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777 Partners takeover of Everton in further doubt after firm hit with legal action

LIVERPOOL, ENGLAND - JANUARY 19: A general aerial view of the Bramley Moore Dock and the construction progress of Everton Football Club's new football stadium with the teams present home Goodison Park in the background  (Photo by Christopher Furlong/Getty Images)
LIVERPOOL, ENGLAND - JANUARY 19: A general aerial view of the Bramley Moore Dock and the construction progress of Everton Football Club's new football stadium with the teams present home Goodison Park in the background (Photo by Christopher Furlong/Getty Images)

A prospective takeover of Everton has been plunged into further doubt by legal action from the former owners of Standard Liege. The American private equity firm could lose all of its assets in Belgium as a result.

Former owner Bruno Venanzi and the shareholders of Standard’s stadium allege that they have not received the second installment of their payment for the 777’s acquisition of the club in 2022.

The development raises further questions over whether the Premier League will grant the sale of a 94.1 per cent stake in Everton from owner Farhad Moshiri to 777 Partners.

Everton are under intense financial pressure, with reports that the club have approached insolvency experts from the consultancy firm Teneo to advise on their finances.

777 Partners allegations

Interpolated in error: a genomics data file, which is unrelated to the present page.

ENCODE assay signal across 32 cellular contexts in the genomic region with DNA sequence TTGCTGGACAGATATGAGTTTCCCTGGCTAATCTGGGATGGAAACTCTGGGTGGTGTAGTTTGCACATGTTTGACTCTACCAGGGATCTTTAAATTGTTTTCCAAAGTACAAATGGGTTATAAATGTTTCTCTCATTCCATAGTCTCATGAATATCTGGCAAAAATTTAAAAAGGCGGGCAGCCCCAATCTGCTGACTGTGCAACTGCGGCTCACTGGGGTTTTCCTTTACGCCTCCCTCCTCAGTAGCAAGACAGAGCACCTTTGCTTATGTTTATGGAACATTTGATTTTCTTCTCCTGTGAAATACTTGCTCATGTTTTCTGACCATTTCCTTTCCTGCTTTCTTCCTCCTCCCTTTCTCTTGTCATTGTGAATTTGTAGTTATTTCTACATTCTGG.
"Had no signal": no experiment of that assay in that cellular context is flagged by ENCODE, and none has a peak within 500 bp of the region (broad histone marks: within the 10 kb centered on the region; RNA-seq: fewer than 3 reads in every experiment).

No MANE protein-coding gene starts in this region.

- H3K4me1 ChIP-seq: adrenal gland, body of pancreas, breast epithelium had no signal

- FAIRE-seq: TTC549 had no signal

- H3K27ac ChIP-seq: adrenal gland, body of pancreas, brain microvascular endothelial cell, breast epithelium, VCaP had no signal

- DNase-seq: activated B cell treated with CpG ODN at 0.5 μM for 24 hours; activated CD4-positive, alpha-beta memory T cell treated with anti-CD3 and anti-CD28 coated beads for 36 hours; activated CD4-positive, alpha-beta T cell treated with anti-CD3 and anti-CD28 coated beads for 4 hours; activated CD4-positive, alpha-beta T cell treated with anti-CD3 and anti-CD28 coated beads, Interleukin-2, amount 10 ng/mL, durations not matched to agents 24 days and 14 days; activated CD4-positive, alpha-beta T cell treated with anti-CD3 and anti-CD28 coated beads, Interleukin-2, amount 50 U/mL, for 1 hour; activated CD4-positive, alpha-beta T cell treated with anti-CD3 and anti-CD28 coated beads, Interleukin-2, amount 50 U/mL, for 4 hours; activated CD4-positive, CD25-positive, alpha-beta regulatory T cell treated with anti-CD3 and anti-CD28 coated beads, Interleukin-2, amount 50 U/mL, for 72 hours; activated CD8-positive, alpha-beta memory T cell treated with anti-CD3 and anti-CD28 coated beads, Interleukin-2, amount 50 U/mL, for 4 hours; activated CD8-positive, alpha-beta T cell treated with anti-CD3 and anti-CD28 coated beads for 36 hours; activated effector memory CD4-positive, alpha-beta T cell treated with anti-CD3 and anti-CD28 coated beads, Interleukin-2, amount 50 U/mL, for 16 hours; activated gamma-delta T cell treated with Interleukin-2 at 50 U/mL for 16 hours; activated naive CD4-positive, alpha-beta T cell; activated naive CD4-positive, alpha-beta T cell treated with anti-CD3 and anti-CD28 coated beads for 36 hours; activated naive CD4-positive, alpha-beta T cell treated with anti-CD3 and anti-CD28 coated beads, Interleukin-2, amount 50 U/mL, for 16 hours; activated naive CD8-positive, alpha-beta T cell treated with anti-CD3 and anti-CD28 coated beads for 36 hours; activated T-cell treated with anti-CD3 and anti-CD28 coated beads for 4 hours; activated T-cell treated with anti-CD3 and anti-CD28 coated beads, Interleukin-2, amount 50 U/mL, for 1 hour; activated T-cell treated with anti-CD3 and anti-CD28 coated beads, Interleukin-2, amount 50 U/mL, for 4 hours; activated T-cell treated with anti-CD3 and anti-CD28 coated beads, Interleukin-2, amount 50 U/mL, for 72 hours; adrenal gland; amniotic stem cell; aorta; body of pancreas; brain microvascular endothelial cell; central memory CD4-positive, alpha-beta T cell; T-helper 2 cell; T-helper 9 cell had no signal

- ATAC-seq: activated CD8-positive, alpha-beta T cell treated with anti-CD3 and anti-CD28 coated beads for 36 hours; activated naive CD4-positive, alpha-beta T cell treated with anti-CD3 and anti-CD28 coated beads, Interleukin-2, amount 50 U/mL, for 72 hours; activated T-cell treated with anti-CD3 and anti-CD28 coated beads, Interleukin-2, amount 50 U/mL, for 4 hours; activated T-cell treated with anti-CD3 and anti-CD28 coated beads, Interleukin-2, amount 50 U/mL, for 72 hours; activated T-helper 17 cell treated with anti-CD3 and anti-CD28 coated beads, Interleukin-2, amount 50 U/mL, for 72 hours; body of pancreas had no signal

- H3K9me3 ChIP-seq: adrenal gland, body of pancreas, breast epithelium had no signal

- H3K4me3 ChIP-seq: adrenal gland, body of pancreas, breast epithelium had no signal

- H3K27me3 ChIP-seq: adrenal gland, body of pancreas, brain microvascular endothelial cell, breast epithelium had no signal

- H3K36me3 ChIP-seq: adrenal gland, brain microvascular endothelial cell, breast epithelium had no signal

It follows accusations over the weekend that the private equity firm has committed fraud worth hundreds of millions of pounds. The claims were made in a New York lawsuit filed by asset management companies Leadenhall Capital Partners LLP and Leadenhall Life Insurance Linked Investments Fund PLC.

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The companies are reported to be seeking damages after they alleged that 777 Partners used $350m of assets that either were not controlled by the Miami-based firm or which “did not exist”.

The court documents reportedly say that “Everton is the latest shiny object of Wander’s [Josh, founder] fraudulent scheme”. Leadenhall also added that Wander and co-founder Steve Pakso are “operating a giant shell game at best, and an outright Ponzi scheme at worst”, reports say.

777 Partners-owned budget airline Bonza also entered administration in Australia last Tuesday. All flights were abruptly cancelled, leaving hundreds stranded.

The firm has lent around £200m to Everton in hope the acquisition of the Premier League club is close.
The Financial Conduct Authority gave the green light to 777 Partners’ takeover, but the Premier League’s Owners’ and Directors’ Test has stalled the sale.

777 Partners declined to comment.